Emma Lou Fetta, which are being reprinted this Spring by Coachwhip.
It is an illuminating issue as per norm, but I was especially interested in Arthur Vidro's piece on the real world origin of Ellery Queen's fictional town Wrightsville, so important in the author's later work (Vidro's piece originally appeared in the program notes to Joseph Goodrich's stage adaptation of Ellery Queen's landmark detective novel Calamity Town, which Vidro directed); an article by John Cooper on the late Simon Nash (1924-2013), a contemporary of P. D. James who wrote a short series of classical detective novels, reprinted in the 1980s, but sadly seemingly forgotten since; John Curran's fascinating investigation of just when Agatha Christie's play Black Coffee (1930) actually was written; and David G. Rowland's look at works by Sax Rohmer, one of whose Dr. Fu-Manchu novels I am planning to review here next week.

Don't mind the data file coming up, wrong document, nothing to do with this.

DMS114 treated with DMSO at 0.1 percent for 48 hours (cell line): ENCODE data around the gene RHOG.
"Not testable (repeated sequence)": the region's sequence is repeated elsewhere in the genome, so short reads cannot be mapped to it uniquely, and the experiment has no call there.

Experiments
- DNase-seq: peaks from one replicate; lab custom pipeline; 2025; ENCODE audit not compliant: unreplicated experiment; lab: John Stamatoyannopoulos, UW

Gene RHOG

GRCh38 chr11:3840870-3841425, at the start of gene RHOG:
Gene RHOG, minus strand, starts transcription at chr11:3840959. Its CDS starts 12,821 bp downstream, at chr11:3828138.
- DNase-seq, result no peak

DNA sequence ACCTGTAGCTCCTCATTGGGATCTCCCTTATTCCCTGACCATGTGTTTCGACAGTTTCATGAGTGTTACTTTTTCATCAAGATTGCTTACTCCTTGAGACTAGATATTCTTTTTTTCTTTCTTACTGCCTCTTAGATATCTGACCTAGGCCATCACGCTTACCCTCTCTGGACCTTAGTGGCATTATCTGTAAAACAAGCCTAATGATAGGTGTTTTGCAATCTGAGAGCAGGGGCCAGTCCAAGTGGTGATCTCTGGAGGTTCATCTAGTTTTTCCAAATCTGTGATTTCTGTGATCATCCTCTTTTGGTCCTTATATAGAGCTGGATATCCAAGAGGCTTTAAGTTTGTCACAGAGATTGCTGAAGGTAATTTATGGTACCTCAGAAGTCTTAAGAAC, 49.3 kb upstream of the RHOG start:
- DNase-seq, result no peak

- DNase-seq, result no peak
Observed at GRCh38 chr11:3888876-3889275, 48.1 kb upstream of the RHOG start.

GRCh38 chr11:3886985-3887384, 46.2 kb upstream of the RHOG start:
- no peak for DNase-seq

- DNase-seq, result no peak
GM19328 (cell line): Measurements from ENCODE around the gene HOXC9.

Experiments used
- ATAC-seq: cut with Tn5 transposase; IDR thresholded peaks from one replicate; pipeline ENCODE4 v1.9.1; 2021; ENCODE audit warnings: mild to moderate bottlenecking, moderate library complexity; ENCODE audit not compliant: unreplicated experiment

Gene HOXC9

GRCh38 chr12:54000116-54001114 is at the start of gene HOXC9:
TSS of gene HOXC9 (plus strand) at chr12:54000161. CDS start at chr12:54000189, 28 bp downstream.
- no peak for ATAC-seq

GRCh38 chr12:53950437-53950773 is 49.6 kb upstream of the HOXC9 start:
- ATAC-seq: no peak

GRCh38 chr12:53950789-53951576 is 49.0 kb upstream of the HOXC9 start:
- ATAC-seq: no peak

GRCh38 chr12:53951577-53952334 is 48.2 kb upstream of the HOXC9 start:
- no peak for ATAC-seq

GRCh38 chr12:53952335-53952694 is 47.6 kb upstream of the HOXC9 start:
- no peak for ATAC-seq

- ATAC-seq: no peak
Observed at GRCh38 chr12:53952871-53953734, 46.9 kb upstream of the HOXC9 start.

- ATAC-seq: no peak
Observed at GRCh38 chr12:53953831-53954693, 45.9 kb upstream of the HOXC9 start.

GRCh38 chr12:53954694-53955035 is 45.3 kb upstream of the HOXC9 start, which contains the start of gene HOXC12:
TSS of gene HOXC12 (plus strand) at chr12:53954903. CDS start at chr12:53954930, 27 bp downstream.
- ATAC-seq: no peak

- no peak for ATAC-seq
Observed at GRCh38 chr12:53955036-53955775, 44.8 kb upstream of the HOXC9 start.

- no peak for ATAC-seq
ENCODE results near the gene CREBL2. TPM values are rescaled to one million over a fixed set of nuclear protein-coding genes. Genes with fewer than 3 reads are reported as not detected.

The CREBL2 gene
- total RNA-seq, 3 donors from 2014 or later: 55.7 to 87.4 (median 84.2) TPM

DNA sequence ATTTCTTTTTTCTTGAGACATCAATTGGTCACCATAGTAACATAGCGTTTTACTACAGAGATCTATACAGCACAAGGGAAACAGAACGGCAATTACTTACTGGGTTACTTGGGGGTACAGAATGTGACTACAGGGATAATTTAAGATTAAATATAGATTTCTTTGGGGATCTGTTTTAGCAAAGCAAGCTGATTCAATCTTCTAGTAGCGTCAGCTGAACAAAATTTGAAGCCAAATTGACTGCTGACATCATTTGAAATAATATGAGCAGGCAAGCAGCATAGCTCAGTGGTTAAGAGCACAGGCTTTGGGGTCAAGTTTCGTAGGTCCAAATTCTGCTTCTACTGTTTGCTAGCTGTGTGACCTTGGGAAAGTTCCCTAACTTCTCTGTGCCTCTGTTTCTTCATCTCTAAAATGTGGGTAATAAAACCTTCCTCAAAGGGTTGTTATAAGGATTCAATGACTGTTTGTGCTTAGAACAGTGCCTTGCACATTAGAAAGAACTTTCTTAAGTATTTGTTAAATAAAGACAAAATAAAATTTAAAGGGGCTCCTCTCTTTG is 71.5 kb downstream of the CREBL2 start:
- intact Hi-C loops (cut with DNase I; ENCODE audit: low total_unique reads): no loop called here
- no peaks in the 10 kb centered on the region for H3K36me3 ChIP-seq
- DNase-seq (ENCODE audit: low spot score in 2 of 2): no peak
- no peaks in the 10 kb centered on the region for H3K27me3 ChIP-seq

There are also articles by Philip L. Scowcroft on Christie's The Sittaford Mystery, by Lyn McConchie and Mike Ripley on the novels of Josephine Tey and Margery Allingham, Bob Adey on Joel Townsley Rogers' The Red Right Hand and B. A. Pike's ongoing series on the short stories of H. C. Bailey and more. Lots of great stuff for the detective fiction fan! If you are interested in getting this issue or back issues, contact Geoff Bradley at Geoffcads@aol.com.
Here's Martin Edwards, incidentally, on CADS and the recent CADS dinner (with a bit on the upcoming Doug Greene festschrift).